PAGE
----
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Posted on Sat, Aug 17, 2013 : 5 a.m.

Bridge column, August 17: The adrenaline rush must be controlled

By Philip Alder

Kate Adie OBE, an English journalist who was known for reporting from war zones for the BBC, said, "If I'm in danger, then it's usually my fault and it's up to me to get myself out of it. I am not in it just to get an adrenaline rush."

At the bridge table, adrenaline rushes can make players rush, when they should be stopping to look for potential dangers.

In this deal, for example, how should South plan the play in six spades after West leads the heart two? Also, how would you have bid with that North hand after partner opened two no-trump?

In this auction, North transferred into spades, then bid the contract he hoped his partner could make. A modern super-scientist would have jumped to five diamonds over three spades, Exclusion Roman Key Card Blackwood. It would have asked South for key cards excluding the diamond ace.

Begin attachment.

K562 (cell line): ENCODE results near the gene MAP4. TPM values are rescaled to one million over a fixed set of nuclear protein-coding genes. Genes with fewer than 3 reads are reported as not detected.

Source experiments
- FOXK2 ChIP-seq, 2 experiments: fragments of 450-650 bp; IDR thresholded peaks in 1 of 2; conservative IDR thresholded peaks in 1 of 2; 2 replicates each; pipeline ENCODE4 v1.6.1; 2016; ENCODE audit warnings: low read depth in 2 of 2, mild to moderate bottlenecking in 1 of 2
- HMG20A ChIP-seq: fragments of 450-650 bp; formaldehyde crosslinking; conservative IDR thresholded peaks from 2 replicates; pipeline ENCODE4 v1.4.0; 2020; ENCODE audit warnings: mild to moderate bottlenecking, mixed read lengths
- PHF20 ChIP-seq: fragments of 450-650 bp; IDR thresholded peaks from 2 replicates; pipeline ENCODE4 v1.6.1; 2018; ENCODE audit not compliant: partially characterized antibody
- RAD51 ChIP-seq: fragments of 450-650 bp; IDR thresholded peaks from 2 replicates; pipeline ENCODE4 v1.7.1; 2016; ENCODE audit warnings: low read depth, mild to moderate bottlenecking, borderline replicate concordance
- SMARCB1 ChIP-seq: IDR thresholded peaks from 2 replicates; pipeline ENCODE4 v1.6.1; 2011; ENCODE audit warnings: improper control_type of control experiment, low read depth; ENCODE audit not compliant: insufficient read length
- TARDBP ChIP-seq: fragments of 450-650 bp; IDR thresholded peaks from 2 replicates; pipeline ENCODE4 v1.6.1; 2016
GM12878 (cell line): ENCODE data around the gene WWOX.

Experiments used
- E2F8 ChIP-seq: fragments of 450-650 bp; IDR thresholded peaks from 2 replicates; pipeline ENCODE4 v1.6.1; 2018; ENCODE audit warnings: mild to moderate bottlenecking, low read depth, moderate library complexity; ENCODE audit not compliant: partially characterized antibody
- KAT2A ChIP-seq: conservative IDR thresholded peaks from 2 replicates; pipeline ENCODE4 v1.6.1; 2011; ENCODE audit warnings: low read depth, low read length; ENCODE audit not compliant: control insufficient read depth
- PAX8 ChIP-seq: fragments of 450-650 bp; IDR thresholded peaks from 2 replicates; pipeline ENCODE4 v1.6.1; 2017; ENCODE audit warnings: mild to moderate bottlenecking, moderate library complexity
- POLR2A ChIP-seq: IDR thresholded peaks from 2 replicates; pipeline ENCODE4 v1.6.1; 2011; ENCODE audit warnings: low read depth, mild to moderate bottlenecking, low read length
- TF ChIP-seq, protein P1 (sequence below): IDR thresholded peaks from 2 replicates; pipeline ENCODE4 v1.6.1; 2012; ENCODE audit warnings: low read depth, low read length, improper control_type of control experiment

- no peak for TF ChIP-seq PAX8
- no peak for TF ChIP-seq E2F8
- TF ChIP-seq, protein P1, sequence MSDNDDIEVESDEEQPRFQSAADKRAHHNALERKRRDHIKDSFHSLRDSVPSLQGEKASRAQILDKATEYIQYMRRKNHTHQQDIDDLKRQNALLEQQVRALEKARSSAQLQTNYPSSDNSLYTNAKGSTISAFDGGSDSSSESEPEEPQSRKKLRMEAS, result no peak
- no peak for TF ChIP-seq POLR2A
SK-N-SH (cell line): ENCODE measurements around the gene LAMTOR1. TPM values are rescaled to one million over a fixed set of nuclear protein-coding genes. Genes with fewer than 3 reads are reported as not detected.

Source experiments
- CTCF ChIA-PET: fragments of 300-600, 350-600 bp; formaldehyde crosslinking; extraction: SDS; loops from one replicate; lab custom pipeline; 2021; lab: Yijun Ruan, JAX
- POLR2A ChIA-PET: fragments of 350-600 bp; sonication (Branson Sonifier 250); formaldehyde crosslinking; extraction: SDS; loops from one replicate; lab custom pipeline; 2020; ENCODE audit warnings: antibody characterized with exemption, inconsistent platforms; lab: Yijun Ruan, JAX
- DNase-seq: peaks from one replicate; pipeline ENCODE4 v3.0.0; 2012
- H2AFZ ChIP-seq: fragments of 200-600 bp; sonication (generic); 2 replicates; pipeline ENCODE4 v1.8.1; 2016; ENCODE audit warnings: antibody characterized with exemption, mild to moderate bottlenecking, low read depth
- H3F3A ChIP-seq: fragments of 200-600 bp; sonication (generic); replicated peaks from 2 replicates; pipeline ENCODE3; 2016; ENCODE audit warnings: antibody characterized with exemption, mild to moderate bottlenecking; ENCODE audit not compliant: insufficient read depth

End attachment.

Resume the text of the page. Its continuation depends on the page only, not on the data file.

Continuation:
Many players would win the first trick and immediately play a trump. However, East would win with his ace and return a heart for his partner to ruff and defeat the contract.

Slightly unlucky, it is true. And many Souths would then ask their partners why they had not bid six no-trump, which is impregnable. But these declarers should have paused for thought when the dummy came down. Especially given that South can see every heart honor, the opening lead has all the aura of a singleton. To avoid going down, declarer should take the first trick in his hand and discard dummy's remaining hearts on the diamond ace and king. Then it is safe to draw trumps.

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